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Prairies (Canada)

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The Prairies are Canada's breadbasket, three geometrically-shaped provinces which in addition to the wide-open expanses of flat prairie land also collectively include mountains, hills, lakes, shoreline, and metropolitan cities.


The Prairie provinces
Rolling hills, lush prairie, graceful mountains, bustling cities, lovely economy, untapped natural beauty
Boasting shortgrass prairie, beautiful lakes surrounded by thick boreal forest, and rapidly growing cities, this province is more than just endless wheat fields.
History, heritage-full, farming, hydroelectricity, large lakes, beautiful wilderness areas, "watchable" wildlife and rolling hills, woodlands and many lakes in its western highlands.


  • Edmonton (1,102,000) - The largest mall in the Western Hemisphere (West Edmonton Mall) and Canada's largest historic park are two of the big attractions. It also has a lush river valley which is the largest parkland area in North America and is dubbed Canada's festival city. Aside from that, it has a good science centre, cool history, nice architecture, the fastest growing international airport, and exquisite up and coming and already there urban neighbourhoods. It is the capital of Alberta.
  • Calgary (1,139,000) - this city is a fast growing city with world class Calgary Stampede and one of the biggest international airports in Canada. It is a product of oil culture, meaning, without the big oil boom in the 70s, 80s, and 90s, Calgary would have half the population. It has a lush river and is close to the mountains. It knows how to get out and doo activities.
  • Saskatoon (250,000)
  • Regina (210,185)
  • Winnipeg (750,000) - the historic and cultural capital of the prairies. Those interested in architecture, art, museums, and culture would do well in Winnipeg. Also home to the largest French-speaking community outside of Quebec.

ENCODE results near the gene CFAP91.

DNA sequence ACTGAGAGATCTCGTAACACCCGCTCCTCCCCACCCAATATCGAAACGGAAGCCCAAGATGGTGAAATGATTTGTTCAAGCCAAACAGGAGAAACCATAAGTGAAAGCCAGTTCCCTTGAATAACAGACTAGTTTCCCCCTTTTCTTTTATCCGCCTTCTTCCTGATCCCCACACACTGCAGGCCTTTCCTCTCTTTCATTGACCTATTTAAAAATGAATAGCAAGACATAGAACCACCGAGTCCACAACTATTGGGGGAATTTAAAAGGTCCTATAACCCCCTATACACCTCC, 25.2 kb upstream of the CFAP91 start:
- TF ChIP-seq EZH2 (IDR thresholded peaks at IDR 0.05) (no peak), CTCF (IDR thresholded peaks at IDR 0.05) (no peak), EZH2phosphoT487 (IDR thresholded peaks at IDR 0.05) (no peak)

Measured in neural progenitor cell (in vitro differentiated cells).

Other destinations[edit]


The Prairies are a spread over three Canadian provinces: Saskatchewan, Manitoba, and Alberta.


English is the predominant language across the Prairies, but there are numerous francophone communities as well as other linguistic minorities. Services are most commonly provided solely in English, though national parks generally have both English and French resources.

Get in[edit]

Get around[edit]

The best way to travel in the Prairies is by car. The Prairies are served by Highway No 1 and 16 from west to east.

There are also buses and the VIA services in Winnipeg, Saskatoon and Edmonton

Transit in the largest cities is good and it is not necessary to have a car, but in other places it is recommended.

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Stay safe[edit]

In Saskatchewan, there tends to be more crime. in particular, Saskatoon does have many homeless panhandlers, etc.

In Manitoba, crime is fair, but still use caution. In Winnipeg, areas around Portage Avenue and Main St. should be avoided AT NIGHT.

In Alberta, crime is dealt with pretty well, but some areas such as Victoria Park in Calgary and Whyte Avenue in Edmonton are prone to crime at nighttime.

Get out[edit]

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